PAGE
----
(Bloomberg) -- Aerojet Rocketdyne Holdings Inc. shares dropped the most in almost two years after Lockheed Martin Corp. said its bid to acquire the longtime supplier will probably be blocked by antitrust regulators.

The U.S. Federal Trade Commission is “highly likely” to vote to sue to block the transaction in the next two days, Bethesda, Maryland-based Lockheed said in a statement with its earnings report Tuesday. 

Aerojet tumbled 15% to $37.37 at 9:55 a.m. in New York after declining 16%, the most intraday since March 2020. Lockheed rose 1% to $377.11.

The two companies said in separate statements that they had agreed with the FTC not to close the transaction before Jan. 27 to enable discussions about the “scope and nature of the merchant supply and firewall commitments” previously offered by Lockheed. They defended the tie-up as beneficial for the “United States and its allies, the industry” and stakeholders.

The $4.4 billion acquisition plan was the first major strategic foray by Jim Taiclet after he became chief executive officer at Lockheed in 2020. The deal, announced just six months into his tenure, would have combined Aerojet’s expertise in rocket motors with Lockheed’s arsenal of missile-defense batteries and hypersonic vehicles. It was seen as an early litmus test of whether U.S. President Joe Biden would keep consolidation among defense contractors in check.

The acquisition’s demise should have limited financial impact for Lockheed since it’s not baked into the company’s financial forecasts, said Nick Cunningham, an analyst at Agency Partners. “But it would be a blow to the still relatively new management, who own this deal,” he wrote in a note to clients.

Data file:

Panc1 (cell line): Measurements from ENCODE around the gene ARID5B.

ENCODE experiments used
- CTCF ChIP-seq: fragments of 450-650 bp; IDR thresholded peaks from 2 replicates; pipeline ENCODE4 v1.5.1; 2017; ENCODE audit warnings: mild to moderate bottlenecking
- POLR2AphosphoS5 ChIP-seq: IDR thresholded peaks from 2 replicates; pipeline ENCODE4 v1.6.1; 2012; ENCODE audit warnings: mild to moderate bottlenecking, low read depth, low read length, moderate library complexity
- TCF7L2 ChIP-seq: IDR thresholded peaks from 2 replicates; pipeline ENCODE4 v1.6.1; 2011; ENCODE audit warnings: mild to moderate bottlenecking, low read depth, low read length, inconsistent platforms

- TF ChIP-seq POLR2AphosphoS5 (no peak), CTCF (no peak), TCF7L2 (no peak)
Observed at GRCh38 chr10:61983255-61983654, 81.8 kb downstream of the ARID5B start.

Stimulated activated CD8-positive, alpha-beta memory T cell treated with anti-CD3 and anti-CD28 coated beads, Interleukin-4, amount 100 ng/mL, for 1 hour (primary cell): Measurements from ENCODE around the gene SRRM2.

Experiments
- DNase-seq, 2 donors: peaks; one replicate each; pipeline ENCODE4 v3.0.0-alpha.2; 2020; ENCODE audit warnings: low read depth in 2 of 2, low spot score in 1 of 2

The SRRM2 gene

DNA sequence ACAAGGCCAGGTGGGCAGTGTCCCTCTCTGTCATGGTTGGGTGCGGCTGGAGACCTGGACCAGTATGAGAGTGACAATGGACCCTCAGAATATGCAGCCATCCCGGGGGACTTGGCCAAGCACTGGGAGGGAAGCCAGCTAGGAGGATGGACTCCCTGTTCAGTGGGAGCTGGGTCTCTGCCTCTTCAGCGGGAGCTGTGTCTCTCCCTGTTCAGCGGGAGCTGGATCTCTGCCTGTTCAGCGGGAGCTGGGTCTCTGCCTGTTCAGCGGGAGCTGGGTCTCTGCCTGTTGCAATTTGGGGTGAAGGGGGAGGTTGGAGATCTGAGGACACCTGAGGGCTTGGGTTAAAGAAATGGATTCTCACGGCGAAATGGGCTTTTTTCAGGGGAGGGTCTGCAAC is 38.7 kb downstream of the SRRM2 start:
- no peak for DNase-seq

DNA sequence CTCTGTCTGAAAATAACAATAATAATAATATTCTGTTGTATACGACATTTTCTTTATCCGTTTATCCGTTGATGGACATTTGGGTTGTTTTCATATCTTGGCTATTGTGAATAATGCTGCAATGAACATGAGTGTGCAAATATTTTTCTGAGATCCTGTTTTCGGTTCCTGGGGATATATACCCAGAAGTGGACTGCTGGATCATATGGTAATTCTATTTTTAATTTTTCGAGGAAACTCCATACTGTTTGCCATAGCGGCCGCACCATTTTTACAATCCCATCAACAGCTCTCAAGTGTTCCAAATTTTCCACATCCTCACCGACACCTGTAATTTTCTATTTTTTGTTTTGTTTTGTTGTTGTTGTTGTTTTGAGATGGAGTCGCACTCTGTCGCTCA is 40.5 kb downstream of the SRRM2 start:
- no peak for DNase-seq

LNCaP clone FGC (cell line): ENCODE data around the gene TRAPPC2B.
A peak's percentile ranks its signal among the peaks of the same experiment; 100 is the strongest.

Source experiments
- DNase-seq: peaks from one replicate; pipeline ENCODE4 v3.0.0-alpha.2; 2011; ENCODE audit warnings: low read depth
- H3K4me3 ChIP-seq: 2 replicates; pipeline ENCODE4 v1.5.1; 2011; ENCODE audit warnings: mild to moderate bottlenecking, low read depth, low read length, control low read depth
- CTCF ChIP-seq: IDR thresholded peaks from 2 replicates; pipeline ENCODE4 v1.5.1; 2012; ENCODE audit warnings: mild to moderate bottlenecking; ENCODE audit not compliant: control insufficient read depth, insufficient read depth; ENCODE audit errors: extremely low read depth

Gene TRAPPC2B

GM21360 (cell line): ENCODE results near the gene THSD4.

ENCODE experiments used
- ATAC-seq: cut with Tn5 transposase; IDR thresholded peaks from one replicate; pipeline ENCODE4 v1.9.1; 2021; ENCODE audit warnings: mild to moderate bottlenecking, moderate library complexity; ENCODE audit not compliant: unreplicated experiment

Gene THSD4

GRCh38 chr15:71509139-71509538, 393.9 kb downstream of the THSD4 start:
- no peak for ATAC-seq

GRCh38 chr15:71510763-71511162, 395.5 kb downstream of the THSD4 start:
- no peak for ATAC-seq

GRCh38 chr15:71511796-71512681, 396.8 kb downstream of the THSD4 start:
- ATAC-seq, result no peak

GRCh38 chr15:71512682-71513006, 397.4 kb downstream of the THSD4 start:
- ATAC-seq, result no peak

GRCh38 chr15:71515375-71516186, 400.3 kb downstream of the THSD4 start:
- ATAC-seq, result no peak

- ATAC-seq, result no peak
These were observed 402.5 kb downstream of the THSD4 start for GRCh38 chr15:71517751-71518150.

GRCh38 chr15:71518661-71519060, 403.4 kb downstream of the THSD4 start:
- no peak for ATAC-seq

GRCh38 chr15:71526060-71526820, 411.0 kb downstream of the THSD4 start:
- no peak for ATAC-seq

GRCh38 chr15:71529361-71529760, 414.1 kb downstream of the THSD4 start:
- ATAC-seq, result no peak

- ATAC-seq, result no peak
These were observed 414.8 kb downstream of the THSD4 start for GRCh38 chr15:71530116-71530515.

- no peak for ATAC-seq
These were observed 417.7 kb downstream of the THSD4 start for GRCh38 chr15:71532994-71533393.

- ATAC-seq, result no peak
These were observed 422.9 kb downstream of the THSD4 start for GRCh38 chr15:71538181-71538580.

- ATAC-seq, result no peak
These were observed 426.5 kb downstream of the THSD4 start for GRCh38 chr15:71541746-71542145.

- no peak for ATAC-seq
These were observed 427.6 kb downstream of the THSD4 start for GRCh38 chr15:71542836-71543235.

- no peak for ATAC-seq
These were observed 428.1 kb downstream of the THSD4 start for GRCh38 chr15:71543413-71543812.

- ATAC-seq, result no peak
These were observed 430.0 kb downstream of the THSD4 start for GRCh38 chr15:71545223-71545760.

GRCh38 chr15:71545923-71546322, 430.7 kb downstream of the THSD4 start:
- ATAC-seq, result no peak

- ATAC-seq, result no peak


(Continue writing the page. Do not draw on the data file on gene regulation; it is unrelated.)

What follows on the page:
The FTC is taking a tough stand on other deals as well. Nvidia Corp. is quietly preparing to abandon its purchase of Arm Ltd. from SoftBank Group Corp. after making little to no progress in winning approval for the $40 billion chip deal, Bloomberg News reported Tuesday, citing people familiar with the matter. The FTC sued to stop the transaction in December, arguing that Nvidia would become too powerful if it gained control over Arm’s chip designs. 

Lockheed rival Raytheon Technologies Corp. has objected to the Aerojet pact, in part because it would put one of its major suppliers in the hands of a competitor, and urged the FTC to block the deal. U.S. Senator Elizabeth Warren also warned about the harm to the defense sector if the last major U.S. rocket propulsion manufacturer were to be swallowed up by the world’s largest defense company.

Biden in July issued a broad order directing U.S. agencies to take steps to boost competition, urging the FTC, the Justice Department and other regulators to increase antitrust scrutiny.

(Updates with analyst’s comment in sixth paragraph)

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